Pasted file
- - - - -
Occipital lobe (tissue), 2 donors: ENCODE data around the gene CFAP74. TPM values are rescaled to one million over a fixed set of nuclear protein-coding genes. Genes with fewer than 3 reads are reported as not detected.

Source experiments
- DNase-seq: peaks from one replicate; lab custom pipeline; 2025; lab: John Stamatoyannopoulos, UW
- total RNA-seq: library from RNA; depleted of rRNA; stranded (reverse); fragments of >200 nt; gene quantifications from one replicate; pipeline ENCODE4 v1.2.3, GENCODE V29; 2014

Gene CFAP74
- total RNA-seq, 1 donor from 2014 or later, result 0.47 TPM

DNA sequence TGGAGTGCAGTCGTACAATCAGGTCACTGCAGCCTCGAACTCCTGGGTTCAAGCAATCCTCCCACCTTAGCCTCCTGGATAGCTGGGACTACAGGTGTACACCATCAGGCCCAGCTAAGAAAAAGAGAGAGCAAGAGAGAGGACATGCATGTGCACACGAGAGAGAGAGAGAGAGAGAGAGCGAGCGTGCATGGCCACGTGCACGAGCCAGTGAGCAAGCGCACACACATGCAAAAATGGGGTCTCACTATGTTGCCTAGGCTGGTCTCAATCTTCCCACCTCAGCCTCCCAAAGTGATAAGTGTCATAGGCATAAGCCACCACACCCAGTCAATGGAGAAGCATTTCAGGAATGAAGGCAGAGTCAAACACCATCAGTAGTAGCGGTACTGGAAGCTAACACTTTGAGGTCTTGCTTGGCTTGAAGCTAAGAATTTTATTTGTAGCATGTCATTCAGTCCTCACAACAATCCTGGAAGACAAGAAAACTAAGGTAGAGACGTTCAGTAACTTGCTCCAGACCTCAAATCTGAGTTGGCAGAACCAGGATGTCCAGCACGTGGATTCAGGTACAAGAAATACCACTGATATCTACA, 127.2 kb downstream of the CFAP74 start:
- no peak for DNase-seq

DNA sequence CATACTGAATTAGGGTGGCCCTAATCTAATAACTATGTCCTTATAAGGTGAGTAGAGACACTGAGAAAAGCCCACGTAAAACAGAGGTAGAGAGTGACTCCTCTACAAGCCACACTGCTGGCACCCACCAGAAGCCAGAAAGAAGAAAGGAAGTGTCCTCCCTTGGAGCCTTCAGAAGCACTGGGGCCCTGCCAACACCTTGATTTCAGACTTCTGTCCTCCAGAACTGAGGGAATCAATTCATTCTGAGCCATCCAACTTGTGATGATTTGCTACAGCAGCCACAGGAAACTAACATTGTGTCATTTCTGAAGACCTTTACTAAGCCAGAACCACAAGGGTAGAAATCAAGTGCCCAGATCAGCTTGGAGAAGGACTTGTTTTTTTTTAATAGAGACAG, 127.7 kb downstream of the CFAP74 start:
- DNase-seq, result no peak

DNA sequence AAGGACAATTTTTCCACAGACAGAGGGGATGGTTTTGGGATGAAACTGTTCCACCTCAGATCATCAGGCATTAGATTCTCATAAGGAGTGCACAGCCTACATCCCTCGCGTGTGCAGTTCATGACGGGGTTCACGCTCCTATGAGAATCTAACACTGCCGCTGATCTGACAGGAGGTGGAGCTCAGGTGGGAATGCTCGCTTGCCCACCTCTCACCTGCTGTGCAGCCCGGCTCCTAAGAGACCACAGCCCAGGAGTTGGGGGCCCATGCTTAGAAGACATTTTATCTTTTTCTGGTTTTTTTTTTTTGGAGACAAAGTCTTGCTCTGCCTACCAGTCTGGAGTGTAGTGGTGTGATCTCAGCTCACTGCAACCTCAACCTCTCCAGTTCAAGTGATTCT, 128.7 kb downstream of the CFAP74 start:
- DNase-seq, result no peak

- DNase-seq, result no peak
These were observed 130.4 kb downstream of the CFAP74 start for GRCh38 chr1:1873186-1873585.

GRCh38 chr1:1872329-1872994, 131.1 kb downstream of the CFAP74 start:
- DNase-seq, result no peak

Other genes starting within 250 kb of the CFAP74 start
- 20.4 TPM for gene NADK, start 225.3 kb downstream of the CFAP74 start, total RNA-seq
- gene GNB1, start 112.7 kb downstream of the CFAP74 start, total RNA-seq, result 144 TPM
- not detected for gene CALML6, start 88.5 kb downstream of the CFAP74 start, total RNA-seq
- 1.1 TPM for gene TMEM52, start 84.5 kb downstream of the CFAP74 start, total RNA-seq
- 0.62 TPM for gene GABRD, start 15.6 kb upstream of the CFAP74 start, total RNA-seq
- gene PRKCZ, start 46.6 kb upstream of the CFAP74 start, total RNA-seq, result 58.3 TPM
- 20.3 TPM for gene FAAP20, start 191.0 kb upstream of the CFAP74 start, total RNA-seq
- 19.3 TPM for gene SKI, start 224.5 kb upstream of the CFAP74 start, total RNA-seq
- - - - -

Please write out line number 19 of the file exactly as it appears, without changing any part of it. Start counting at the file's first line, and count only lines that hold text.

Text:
- gene GNB1, start 112.7 kb downstream of the CFAP74 start, total RNA-seq, result 144 TPM